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Thread: Early Nights

  1. #1
    Time for a change. stapfam's Avatar
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    Early Nights

    Just got to the stage where the nights are coming too early for me.

    Get home from work- and first job is to check the garden and the Chickens. By this time the wife has dinner and straight after- I used to have time to sort the bike(s) from last weekend or fit any new parts I have bought. OR even get out for a quick 20 miler to see if the legs do work.

    Not now. At 8 PM it was dark tonight. But I have this ride in a few weeks with a placard on the back of the bike. So tonight was the designated night to take it out on a rough trail to see if the placard if going to stay on the bike. I think it is OK but I will have to check out the fixings tomorrow night. Even with the lights in the shed- I can't check it out fully.

    AND one of the new parts I fitted last night- was a new lamp bracket for Boreas so I can still get some night riding in- providing the wife gets dinner a bit later and The twin 5w led still has enough life in the battery for a ride.
    How long was I in the army? Five foot seven.


    Spike Milligan

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    Senior Member miss kenton's Avatar
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    I am experiencing the same thing - loss of evening ride because of night fall. Last week, on a rare ride with my hub and son, we left after dinner and it started getting dark mid ride. Much of my route is through woods. On returning home, I felt like Ichabod Crane racing to get out of the woods and looking back over my shoulder for the Headless Horseman..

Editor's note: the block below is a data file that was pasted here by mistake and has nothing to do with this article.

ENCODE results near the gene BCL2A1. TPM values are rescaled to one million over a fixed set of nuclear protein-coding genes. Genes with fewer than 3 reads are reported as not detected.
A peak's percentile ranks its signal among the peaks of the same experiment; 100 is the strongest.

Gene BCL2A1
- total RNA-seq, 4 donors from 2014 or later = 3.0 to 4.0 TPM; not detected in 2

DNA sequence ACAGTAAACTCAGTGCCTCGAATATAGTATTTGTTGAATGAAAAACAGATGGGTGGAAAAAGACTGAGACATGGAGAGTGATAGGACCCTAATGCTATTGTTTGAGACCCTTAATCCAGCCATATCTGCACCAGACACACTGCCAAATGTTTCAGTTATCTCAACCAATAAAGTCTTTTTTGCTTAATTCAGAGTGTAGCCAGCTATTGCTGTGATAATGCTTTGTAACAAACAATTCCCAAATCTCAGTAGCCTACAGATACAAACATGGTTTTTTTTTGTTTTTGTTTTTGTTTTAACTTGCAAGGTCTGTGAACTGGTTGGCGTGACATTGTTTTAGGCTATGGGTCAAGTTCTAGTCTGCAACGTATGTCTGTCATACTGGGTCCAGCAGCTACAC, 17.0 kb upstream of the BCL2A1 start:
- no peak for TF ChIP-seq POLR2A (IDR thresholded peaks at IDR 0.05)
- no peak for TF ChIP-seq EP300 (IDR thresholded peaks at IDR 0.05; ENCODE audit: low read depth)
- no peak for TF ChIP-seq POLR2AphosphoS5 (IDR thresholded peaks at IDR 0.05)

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    Banned. The Weak Link's Avatar
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    Thanks for the reminder -- I need to go a buy a new blinky.

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    Senior Member CACycling's Avatar
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    My morning commute is now starting just before sunrise. Won't be long before I'll be riding in the dark.

  5. #5
    His Brain is Gone! Tom Bombadil's Avatar
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    I don't like these days getting shorter. I'll still be fine with it for a few more weeks, then I'll get down in the dumps about it.

    When the clocks change in early November, sunset immediately moves to before 5PM, to around 4:50 going down to 4:15 by mid-Dec. I hate that. I may have to move some day because I hate it so much. There are many places in the USA where the sunset never gets any earlier than 5:30 or so.
    "Too often I would hear men boast of the miles covered that day, rarely of what they had seen." Louis L'Amour

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  6. #6
    gone ride'n cyclinfool's Avatar
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    Us folks in the north have to suffer through this. Sunrise is not until 6:15 AM here now so last Tuesday was our last 6:00 AM ride for this year. My weekday riding will now move to my lunch hour next week. Commutes are still OK because I live so close to work.
    "Of all the things I ever lost I miss my mind the most." Mark Twain
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  7. #7
    Senior Member MinnMan's Avatar
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    I ride in the late afternoon, so I still have some time left, but I'm dreading the day when I lose my light. Theoretically, I can squeeze a ride in on some mornings at about 8 AM, but not too often and it won't be long before it's cold and icy then....

    This new cycling mania really does have me thinking about moving to a place with a better climate and with some more hills. Alas, my job is not at all mobile...